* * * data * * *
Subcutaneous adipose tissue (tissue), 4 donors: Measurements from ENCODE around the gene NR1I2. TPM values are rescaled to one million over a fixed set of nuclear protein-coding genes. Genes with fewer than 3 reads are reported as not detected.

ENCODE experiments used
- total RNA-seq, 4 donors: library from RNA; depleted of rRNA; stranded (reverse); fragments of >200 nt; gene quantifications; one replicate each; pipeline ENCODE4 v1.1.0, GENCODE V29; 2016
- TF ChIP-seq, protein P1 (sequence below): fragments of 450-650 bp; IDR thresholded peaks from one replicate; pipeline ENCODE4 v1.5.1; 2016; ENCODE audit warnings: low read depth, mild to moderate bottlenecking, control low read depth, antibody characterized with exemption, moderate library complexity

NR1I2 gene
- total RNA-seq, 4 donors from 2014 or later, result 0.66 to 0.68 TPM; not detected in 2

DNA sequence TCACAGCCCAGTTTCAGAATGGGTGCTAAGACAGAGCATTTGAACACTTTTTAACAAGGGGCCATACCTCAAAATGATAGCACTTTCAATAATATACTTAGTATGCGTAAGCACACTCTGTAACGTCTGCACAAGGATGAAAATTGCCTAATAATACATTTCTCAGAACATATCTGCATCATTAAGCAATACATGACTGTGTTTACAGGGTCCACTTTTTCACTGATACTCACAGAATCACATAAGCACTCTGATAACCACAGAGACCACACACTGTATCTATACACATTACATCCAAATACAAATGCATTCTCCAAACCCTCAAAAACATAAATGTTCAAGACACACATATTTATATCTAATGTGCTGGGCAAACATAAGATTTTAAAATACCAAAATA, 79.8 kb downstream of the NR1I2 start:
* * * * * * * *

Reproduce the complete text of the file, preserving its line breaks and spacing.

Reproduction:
Subcutaneous adipose tissue (tissue), 4 donors: Measurements from ENCODE around the gene NR1I2. TPM values are rescaled to one million over a fixed set of nuclear protein-coding genes. Genes with fewer than 3 reads are reported as not detected.

ENCODE experiments used
- total RNA-seq, 4 donors: library from RNA; depleted of rRNA; stranded (reverse); fragments of >200 nt; gene quantifications; one replicate each; pipeline ENCODE4 v1.1.0, GENCODE V29; 2016
- TF ChIP-seq, protein P1 (sequence below): fragments of 450-650 bp; IDR thresholded peaks from one replicate; pipeline ENCODE4 v1.5.1; 2016; ENCODE audit warnings: low read depth, mild to moderate bottlenecking, control low read depth, antibody characterized with exemption, moderate library complexity

NR1I2 gene
- total RNA-seq, 4 donors from 2014 or later, result 0.66 to 0.68 TPM; not detected in 2

DNA sequence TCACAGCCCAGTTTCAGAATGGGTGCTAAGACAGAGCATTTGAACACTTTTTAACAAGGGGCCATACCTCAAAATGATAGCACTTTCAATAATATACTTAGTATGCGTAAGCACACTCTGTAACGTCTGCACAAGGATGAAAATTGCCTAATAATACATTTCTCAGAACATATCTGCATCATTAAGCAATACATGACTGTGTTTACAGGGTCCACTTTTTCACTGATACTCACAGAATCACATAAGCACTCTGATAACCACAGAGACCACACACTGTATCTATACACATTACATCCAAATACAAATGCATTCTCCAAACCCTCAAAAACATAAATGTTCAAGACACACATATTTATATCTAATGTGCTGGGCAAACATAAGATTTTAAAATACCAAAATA, 79.8 kb downstream of the NR1I2 start: